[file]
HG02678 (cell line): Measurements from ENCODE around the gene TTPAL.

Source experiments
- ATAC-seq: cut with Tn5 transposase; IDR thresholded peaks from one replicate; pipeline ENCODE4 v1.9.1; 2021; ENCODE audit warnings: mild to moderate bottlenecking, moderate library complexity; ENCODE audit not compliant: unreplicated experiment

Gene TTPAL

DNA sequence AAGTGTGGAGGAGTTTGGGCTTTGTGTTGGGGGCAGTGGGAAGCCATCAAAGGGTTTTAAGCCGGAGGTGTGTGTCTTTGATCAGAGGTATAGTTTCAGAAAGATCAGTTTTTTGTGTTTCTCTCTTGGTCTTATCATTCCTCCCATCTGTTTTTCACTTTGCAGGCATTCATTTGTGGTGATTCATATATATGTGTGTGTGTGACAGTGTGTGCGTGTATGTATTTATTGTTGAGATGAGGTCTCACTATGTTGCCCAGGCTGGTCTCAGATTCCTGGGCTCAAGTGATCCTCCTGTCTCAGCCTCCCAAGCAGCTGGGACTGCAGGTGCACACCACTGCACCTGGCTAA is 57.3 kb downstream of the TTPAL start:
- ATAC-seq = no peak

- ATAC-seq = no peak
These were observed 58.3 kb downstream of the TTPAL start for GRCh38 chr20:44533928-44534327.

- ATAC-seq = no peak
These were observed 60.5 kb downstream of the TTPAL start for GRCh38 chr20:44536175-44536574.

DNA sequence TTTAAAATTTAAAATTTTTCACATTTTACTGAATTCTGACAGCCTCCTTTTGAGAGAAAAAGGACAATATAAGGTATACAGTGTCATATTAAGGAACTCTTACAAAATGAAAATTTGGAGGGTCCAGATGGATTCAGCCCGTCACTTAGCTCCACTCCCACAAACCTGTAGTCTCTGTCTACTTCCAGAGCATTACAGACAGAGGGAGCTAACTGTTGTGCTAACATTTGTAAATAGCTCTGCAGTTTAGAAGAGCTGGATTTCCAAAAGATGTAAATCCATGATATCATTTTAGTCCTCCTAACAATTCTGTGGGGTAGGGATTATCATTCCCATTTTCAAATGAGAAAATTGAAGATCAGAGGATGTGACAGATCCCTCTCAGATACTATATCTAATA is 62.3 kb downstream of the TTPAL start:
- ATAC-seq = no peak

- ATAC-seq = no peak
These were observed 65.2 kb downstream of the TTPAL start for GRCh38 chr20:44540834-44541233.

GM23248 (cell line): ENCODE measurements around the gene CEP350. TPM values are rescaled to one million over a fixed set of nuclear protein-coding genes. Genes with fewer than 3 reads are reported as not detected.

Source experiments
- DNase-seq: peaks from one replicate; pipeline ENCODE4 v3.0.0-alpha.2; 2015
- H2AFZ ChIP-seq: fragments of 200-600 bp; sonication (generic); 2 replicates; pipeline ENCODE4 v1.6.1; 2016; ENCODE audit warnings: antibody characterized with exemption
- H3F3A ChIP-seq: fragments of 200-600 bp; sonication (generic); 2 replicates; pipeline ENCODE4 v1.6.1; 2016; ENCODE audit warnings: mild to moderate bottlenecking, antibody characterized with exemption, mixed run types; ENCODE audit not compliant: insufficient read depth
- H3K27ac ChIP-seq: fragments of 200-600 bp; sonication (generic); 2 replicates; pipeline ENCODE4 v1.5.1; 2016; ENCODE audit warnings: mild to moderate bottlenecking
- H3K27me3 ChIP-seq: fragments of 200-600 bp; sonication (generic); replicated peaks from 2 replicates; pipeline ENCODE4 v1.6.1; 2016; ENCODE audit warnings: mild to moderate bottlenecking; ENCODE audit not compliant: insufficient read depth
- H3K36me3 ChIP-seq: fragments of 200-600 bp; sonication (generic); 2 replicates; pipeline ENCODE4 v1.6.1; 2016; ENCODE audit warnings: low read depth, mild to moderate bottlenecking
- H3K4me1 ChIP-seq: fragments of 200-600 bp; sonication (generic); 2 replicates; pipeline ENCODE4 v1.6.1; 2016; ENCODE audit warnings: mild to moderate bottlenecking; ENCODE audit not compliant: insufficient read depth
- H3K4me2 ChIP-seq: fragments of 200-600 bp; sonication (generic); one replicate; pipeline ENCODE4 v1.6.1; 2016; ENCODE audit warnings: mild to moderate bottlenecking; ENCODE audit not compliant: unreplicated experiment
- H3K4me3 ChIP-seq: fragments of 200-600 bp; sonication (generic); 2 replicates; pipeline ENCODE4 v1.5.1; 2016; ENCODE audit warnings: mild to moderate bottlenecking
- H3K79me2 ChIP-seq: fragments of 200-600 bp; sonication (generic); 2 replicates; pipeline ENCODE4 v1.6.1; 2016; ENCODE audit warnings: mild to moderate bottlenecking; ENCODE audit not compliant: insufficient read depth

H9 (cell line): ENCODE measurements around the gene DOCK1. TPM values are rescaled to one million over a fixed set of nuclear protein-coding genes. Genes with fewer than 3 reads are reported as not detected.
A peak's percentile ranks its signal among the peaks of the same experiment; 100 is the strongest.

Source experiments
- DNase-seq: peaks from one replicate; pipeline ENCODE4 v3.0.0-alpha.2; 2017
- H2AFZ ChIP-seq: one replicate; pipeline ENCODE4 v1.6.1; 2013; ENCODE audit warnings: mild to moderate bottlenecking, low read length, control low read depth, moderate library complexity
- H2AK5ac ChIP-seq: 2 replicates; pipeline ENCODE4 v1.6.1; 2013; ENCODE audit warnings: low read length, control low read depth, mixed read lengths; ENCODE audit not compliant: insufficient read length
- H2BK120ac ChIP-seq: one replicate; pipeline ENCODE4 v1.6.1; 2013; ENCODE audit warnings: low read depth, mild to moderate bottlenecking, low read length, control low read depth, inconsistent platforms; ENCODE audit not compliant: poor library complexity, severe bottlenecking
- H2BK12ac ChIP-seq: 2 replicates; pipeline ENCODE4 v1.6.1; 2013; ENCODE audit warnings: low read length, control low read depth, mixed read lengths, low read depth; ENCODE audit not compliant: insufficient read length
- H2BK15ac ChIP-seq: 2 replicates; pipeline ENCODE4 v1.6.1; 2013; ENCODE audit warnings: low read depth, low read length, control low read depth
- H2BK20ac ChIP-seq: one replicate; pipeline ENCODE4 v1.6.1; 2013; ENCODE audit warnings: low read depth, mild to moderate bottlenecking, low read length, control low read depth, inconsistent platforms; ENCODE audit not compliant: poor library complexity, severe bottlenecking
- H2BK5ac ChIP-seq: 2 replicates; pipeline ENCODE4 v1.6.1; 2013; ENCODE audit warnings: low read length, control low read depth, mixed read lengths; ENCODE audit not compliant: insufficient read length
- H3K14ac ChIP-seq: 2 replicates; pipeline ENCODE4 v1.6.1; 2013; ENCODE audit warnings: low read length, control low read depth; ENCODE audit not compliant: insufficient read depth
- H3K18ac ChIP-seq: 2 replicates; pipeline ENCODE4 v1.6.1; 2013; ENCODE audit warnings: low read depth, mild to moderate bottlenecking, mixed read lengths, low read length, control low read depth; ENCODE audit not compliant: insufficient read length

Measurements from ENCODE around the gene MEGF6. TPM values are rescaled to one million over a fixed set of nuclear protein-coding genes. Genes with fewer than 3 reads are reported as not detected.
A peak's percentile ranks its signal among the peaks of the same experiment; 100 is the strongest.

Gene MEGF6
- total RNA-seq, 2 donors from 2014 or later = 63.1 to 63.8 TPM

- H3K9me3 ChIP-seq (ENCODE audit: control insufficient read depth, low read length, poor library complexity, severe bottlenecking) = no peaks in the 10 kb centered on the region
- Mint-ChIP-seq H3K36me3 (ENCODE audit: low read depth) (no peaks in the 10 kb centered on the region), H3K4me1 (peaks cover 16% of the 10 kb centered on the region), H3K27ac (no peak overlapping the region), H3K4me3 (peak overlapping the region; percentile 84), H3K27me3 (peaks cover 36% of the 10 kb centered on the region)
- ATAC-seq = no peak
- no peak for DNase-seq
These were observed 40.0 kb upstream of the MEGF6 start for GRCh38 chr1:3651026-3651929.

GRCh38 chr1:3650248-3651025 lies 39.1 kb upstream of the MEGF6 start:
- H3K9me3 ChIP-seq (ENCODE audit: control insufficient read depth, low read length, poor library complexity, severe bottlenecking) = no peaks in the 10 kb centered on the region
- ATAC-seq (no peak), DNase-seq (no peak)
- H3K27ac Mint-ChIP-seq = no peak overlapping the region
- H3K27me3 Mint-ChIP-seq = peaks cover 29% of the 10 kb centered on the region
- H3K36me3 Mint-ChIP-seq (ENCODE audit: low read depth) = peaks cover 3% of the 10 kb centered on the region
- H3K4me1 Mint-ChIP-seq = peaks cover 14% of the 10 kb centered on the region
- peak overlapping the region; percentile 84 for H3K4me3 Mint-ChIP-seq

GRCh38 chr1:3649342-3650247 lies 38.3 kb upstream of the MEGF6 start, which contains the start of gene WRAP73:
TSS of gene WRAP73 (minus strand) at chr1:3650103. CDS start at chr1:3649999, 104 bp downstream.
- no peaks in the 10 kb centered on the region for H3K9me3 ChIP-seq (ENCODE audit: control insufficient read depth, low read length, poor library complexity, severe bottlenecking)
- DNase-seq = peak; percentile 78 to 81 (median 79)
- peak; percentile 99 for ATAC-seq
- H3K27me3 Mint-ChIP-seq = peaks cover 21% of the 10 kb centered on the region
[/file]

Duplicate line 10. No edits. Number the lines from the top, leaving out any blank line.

These were observed 60.5 kb downstream of the TTPAL start for GRCh38 chr20:44536175-44536574.